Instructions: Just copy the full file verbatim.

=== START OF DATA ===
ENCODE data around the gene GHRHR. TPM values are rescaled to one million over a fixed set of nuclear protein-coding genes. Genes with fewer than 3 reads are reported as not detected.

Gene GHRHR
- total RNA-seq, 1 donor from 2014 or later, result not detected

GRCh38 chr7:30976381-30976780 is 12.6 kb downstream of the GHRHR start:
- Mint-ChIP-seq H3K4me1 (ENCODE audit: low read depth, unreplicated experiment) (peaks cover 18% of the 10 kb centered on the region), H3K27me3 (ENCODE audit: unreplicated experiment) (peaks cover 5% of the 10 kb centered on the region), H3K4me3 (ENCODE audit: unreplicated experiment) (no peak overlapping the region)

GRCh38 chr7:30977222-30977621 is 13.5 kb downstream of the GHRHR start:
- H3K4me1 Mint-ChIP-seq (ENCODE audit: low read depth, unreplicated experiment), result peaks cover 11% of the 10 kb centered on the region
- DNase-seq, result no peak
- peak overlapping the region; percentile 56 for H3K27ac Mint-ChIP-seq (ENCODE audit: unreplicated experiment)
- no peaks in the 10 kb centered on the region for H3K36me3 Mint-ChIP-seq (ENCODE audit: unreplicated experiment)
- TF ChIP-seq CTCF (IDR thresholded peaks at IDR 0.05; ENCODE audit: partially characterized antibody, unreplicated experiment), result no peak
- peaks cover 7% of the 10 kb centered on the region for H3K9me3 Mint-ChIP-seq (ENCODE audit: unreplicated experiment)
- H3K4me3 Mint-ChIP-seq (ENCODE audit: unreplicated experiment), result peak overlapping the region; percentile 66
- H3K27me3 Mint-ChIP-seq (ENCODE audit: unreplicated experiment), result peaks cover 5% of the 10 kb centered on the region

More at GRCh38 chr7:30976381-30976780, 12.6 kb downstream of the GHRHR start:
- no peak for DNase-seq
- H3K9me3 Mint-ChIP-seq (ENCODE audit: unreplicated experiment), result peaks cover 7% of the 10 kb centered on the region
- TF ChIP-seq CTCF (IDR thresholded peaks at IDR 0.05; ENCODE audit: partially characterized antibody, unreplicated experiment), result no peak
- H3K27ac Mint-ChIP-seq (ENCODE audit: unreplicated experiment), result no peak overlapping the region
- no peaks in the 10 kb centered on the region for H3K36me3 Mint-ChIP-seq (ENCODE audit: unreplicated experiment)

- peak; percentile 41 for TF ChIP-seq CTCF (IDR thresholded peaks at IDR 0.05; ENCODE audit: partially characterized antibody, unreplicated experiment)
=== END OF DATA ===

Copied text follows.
ENCODE data around the gene GHRHR. TPM values are rescaled to one million over a fixed set of nuclear protein-coding genes. Genes with fewer than 3 reads are reported as not detected.

Gene GHRHR
- total RNA-seq, 1 donor from 2014 or later, result not detected

GRCh38 chr7:30976381-30976780 is 12.6 kb downstream of the GHRHR start:
- Mint-ChIP-seq H3K4me1 (ENCODE audit: low read depth, unreplicated experiment) (peaks cover 18% of the 10 kb centered on the region), H3K27me3 (ENCODE audit: unreplicated experiment) (peaks cover 5% of the 10 kb centered on the region), H3K4me3 (ENCODE audit: unreplicated experiment) (no peak overlapping the region)

GRCh38 chr7:30977222-30977621 is 13.5 kb downstream of the GHRHR start:
- H3K4me1 Mint-ChIP-seq (ENCODE audit: low read depth, unreplicated experiment), result peaks cover 11% of the 10 kb centered on the region
- DNase-seq, result no peak
- peak overlapping the region; percentile 56 for H3K27ac Mint-ChIP-seq (ENCODE audit: unreplicated experiment)
- no peaks in the 10 kb centered on the region for H3K36me3 Mint-ChIP-seq (ENCODE audit: unreplicated experiment)
- TF ChIP-seq CTCF (IDR thresholded peaks at IDR 0.05; ENCODE audit: partially characterized antibody, unreplicated experiment), result no peak
- peaks cover 7% of the 10 kb centered on the region for H3K9me3 Mint-ChIP-seq (ENCODE audit: unreplicated experiment)
- H3K4me3 Mint-ChIP-seq (ENCODE audit: unreplicated experiment), result peak overlapping the region; percentile 66
- H3K27me3 Mint-ChIP-seq (ENCODE audit: unreplicated experiment), result peaks cover 5% of the 10 kb centered on the region

More at GRCh38 chr7:30976381-30976780, 12.6 kb downstream of the GHRHR start:
- no peak for DNase-seq
- H3K9me3 Mint-ChIP-seq (ENCODE audit: unreplicated experiment), result peaks cover 7% of the 10 kb centered on the region
- TF ChIP-seq CTCF (IDR thresholded peaks at IDR 0.05; ENCODE audit: partially characterized antibody, unreplicated experiment), result no peak
- H3K27ac Mint-ChIP-seq (ENCODE audit: unreplicated experiment), result no peak overlapping the region
- no peaks in the 10 kb centered on the region for H3K36me3 Mint-ChIP-seq (ENCODE audit: unreplicated experiment)

- peak; percentile 41 for TF ChIP-seq CTCF (IDR thresholded peaks at IDR 0.05; ENCODE audit: partially characterized antibody, unreplicated experiment)